Every waking moment found Dick shuffling, willing his legs to move.

Even at night, he woke up every two hours to hobble along.

He worried that if he slept too much, his legs —and his dreams —would die.

And step by step, his gait started to return.

When he arrived stateside, he decided to stay and accomplish his plan to graduate college and play professional tennis.

A year after the disaster, Dick stood again —this time at the top of the tennis world, winning the intercollegiate singles championship for Harvard.

A year after that, in 1914, he won the intercollegiate doubles championship.

In 1915, he took home both the intercollegiate singles and doubles championships.

He made a name for himself in America, just like he had in Europe —despite his legs continuing to cause him pain.

The longer a tennis match went, the more painful his legs felt from the frostbite.

He compensated for his physical disability with mental and emotional ferocity.

Historian Bud Collins said of Williams, “On his best days, when he had the feel and touch and his breathtaking strokes were flashing on the lines, [he] was unbeatable.”

In March 1916, the tennis community ranked him #2 in the world.

He was unbeatable.

The German Army couldn’t stop him during World War I as he fought alongside other Americans in the deadliest American battle of the war. The US government, recognizing his bravery and tenacity, awarded him the Legion of Honor. The French government also recognized his bravery and awarded him the Croix de Guerre.

He was unbeatable.

After the war, tournament after tournament engraved his name on their championship trophy.

Wimbledon emblazoned his name alongside Chuck Garland’s when they won the doubles championship in 1920.

He helped his team win the Davis Cup in both 1925 and 1926.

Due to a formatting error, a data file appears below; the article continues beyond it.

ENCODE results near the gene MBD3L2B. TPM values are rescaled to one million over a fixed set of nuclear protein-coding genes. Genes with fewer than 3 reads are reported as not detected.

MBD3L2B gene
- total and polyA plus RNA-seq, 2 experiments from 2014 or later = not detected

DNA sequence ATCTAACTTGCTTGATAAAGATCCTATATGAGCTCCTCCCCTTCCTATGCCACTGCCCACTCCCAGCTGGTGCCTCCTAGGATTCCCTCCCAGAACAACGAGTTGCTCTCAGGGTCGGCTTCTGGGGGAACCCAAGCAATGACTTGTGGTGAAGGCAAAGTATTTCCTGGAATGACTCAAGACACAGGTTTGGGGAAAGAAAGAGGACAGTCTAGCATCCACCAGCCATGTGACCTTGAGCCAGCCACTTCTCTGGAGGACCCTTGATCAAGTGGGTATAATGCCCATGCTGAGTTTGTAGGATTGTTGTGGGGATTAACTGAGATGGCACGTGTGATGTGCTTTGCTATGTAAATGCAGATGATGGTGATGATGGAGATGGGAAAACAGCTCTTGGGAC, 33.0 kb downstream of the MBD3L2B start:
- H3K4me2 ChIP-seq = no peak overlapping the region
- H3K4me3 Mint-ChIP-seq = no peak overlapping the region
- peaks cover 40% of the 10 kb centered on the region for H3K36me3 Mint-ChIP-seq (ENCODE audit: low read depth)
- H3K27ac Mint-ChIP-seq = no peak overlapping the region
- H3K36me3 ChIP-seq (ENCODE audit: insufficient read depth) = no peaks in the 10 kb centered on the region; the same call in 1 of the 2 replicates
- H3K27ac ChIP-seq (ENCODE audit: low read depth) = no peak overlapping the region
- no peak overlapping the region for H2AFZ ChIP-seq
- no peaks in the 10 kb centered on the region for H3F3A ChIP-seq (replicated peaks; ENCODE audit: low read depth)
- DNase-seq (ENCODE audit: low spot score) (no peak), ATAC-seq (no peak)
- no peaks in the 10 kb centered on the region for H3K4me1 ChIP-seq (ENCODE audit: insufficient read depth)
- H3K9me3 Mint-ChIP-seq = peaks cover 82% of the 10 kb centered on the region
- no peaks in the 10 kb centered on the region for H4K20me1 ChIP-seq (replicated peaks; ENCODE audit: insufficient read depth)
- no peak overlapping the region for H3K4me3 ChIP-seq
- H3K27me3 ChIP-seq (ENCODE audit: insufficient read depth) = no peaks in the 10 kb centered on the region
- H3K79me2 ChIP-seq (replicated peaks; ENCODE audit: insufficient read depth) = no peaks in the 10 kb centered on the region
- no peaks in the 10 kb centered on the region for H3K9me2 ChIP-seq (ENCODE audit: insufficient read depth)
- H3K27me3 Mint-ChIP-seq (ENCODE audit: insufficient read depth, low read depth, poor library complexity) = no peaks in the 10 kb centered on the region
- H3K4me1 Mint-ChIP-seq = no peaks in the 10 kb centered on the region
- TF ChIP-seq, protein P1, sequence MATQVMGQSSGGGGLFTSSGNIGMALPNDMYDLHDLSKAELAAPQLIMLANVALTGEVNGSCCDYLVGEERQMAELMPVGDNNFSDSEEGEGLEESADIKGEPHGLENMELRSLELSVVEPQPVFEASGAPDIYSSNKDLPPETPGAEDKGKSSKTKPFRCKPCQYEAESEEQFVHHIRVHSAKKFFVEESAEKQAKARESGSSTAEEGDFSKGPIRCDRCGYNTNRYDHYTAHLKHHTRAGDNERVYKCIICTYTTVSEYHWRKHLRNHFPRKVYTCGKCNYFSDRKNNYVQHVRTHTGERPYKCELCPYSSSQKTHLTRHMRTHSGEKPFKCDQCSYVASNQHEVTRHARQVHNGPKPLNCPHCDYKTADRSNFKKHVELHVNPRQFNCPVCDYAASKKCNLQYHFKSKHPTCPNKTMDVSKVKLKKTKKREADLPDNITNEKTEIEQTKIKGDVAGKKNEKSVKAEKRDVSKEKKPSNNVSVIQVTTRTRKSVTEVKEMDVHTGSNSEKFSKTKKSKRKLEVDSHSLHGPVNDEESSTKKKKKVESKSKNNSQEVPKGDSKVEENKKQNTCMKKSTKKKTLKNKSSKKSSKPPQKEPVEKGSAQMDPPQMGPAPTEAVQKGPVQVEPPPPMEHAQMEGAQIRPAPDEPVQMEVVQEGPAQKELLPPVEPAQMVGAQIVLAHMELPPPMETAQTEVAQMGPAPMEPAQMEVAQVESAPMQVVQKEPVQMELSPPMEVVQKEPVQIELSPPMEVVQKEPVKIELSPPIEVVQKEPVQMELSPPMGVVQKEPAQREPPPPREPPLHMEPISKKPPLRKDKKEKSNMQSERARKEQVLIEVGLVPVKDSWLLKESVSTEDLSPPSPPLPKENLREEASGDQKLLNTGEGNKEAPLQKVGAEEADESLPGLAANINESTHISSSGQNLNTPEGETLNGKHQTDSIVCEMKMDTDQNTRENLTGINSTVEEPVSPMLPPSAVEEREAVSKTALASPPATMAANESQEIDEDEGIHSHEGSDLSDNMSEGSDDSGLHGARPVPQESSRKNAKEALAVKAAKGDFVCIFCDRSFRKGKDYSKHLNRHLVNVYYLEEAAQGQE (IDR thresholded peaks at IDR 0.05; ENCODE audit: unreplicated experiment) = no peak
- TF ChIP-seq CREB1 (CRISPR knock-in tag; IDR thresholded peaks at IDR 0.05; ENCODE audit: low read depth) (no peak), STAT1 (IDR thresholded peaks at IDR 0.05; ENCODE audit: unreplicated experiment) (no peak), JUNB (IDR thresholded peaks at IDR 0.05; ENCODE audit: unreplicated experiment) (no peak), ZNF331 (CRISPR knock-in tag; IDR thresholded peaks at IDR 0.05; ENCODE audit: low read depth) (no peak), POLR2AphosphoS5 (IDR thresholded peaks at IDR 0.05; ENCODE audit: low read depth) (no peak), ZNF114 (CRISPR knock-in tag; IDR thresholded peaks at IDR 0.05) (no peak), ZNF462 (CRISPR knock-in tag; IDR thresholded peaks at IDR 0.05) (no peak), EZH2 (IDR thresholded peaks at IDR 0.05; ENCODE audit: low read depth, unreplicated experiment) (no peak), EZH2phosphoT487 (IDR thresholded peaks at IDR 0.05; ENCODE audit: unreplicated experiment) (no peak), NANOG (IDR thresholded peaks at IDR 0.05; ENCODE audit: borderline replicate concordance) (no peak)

A year before his back-to-back Davis Cup victories, he partnered with Hazel Wightman to win the mixed doubles gold at the 1924 Paris Olympic Games—a few short miles from where he fought off entrenched German forces during World War I.

He laid down his tennis racket when he was 44, and retired into a lucrative career as a Philadelphia banker.

On June 2, 1968, fifty years and a day after he fought in the infamous Battle of Belleau Wood, he passed away.

And as they prepared him for the funeral, they realized there was a bulk in the jacket he died in.In the midst of the chaos of April 14, 1912, Dick’s father handed him the flask he had always carried.

And Dick continued to carry it. Never forgetting that night. Never forgetting his dad. Never forgetting that every step mattered.

Being unbeatable wasn’t about not experiencing loss.  He faced loss. He faced pain and anguish.

Every day of his life was a fight. Despite the pain of his tragedy, he persevered. He adapted and adjusted. He was obsessed with winning.

Every moment he spent playing the sport he loved was a war against the pain that ravaged his body.

It hurt to win. It hurt to compete. It hurt to battle. But he had made up his mind a long time ago that he was going to be unbeatable.

The exact same mission is available for you. You can live an unbeatable life.

It doesn’t mean that you won’t experience pain and discomfort. In fact, choosing to be unbeatable guarantees that you will struggle and hurt.

You have to make the hard choice to ignore the excuses you create for yourself and choose to rise up one more time to compete.

That’s the secret to being unbeatable.

You don’t have to be the smartest person around.

The size of your bank account or your biceps doesn’t factor in one bit. Not degrees. Not certifications. Not the people you know or the knowledge you can regurgitate.

Living an unbeatable life is about pushing past the pain and fear and doubt that holds you back. You embrace being uncomfortable because you know the agony is making you a better weapon for winning.